Wheelbarrows, bags of cement, the comings and goings of workers, but also the overhaul of training programs: there are works underway at the Bouaké INFAS. The objective: improve working and studying conditions on the site, as well as training for nurses, midwives and biomedical technicians in Côte d’Ivoire.
These two actions are part of a program launched in 2013, with AFD’s support, which had already previously built the pedagogical, management and administrative skills of the staff. Support is also being provided in the field of research (methodology, research techniques, production of scientific publications…).
The training programs are also being revised. “The program used to be made up of models. The models are now available in teaching units with lectures, tutorials and practical work”, says Sévérin Kramo, senior manager at the Bouaké INFAS. “In the field, the training notebook for student follow-up has also been revised to provide practical training that is more suited to improving patient care.”
Training cannot be effective without quality facilities for the students. Improving them is therefore a major focus of the program.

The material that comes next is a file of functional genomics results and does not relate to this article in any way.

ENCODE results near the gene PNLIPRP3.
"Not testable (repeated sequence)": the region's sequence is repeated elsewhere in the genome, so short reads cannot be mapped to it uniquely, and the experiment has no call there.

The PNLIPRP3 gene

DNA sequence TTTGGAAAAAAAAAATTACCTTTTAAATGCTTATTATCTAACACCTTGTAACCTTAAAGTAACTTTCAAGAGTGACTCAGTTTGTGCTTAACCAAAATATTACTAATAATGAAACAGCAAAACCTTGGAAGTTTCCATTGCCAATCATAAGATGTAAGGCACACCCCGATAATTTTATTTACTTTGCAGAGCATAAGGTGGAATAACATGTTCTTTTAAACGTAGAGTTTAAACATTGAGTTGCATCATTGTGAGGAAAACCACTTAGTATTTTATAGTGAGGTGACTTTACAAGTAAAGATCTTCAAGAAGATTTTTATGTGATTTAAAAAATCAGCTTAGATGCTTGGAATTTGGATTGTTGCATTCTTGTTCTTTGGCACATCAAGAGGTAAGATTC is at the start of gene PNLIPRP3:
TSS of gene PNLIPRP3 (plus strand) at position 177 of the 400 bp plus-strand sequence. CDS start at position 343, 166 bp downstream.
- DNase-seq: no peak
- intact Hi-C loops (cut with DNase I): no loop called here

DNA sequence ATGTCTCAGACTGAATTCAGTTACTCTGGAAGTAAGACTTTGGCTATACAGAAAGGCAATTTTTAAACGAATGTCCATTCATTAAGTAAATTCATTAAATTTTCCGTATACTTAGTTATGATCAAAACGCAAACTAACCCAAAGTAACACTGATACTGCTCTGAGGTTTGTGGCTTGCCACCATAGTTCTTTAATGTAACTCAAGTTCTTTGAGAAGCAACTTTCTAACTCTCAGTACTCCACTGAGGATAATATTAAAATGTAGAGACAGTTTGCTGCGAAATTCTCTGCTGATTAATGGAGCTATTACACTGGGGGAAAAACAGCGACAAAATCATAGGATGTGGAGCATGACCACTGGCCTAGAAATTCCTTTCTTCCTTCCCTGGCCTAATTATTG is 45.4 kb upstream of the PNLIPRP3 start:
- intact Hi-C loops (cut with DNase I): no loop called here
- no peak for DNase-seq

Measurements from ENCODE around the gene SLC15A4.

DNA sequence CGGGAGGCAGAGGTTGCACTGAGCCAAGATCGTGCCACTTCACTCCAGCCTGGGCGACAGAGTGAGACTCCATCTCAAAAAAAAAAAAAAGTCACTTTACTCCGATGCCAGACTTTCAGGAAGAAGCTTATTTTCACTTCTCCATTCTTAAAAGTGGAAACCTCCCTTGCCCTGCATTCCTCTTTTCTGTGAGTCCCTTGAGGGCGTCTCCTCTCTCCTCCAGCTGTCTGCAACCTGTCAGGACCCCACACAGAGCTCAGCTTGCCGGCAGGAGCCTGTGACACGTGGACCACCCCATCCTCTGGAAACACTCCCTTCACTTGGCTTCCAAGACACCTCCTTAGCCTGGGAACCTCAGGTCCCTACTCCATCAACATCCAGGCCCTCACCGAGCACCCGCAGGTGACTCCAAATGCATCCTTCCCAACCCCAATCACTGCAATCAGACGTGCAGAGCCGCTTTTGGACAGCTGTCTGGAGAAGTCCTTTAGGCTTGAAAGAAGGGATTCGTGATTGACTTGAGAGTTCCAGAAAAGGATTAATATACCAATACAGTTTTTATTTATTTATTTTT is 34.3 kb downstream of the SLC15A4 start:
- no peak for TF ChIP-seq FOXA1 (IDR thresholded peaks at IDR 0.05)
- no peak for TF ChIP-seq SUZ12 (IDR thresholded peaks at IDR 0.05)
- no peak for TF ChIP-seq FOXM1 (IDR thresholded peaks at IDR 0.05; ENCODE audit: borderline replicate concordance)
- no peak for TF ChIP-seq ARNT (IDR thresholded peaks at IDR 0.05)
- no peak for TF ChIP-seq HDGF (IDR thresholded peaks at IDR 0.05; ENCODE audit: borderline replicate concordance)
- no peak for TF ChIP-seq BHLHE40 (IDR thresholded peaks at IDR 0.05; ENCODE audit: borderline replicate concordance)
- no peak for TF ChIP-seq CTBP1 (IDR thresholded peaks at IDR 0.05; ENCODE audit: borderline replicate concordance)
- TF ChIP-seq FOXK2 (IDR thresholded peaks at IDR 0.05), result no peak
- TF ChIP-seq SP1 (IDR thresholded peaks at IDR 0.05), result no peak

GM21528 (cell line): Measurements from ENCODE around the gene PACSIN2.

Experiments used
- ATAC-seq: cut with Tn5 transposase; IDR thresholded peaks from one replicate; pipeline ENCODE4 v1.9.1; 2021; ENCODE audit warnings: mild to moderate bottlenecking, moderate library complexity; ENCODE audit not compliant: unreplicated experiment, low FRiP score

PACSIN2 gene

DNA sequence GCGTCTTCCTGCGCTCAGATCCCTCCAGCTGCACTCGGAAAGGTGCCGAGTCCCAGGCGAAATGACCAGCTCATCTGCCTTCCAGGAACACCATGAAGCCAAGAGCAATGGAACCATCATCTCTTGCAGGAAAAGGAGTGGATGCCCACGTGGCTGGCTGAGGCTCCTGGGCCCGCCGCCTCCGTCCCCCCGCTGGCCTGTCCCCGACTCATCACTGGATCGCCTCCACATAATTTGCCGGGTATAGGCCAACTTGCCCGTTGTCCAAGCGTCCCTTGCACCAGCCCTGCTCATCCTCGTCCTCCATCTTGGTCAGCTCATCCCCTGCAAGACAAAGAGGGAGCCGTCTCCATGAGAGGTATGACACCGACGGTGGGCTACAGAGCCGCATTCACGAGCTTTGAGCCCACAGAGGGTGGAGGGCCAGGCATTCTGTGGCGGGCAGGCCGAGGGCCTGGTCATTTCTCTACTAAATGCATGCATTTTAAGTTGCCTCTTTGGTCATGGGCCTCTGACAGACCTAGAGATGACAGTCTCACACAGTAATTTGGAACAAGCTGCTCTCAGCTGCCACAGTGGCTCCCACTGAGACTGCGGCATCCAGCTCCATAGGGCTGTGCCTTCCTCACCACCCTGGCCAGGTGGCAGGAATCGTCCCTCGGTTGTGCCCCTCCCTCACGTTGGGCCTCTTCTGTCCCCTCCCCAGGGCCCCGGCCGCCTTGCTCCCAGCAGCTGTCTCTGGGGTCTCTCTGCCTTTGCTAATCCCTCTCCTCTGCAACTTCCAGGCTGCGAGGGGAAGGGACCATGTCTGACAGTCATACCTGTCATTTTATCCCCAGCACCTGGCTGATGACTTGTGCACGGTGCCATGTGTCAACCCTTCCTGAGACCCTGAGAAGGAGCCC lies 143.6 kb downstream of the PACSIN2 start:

“The school was built to receive a maximum of 240 students, i.e. 80 per training cycle. For the time being, only 200 can be accommodated on-site”, says Sévérin Kramo. “But our student numbers have been increasing over the years. In 2018 alone, we had 1,032 learners actually enrolled at all levels.”
The school already had many needs and they have increased with the decade of crisis experienced by Côte d'Ivoire. The facilities remained closed throughout almost the entire period and have deteriorated. The same goes for the equipment.
Rehabilitation and extension works were consequently launched in early 2019. The construction should be completed in the first quarter of 2020, with the school’s capacity doubled.
In addition to the rehabilitation of existing facilities (boarding school, library, multipurpose buildings, administration, infirmary, canteen…), the program includes the construction of a 300-seat amphitheater, some twenty classrooms and tutorial and practical work rooms and a 580 m² central foyer. It will have a student center with shops, an ATM, a pharmacy… “We’ve come a long way. By next year, we’ll be working in satisfactory conditions”, the branch manager is already pleased to say.
A new training cycle for health auxiliaries will be added to the INFAS program at the beginning of the next school year. For three years, 1,500 young people, aged between 18 and 30 with a health BEPC or CAP diploma and recruited via an entrance exam, will be trained as nursing auxiliaries, obstetrical auxiliaries, auxiliaries for sanitary techniques specialized in hygiene and sanitation, as well as in the activities of pharmacy dispenser and manager, medical biology and medical imaging. Health auxiliaries are key actors in the health system and provide daily assistance and care to patients. They handle the basic care and make their skills and human qualities available to patients. They are supervised by the qualified nursing staff (nurses, midwives, biomedical technicians).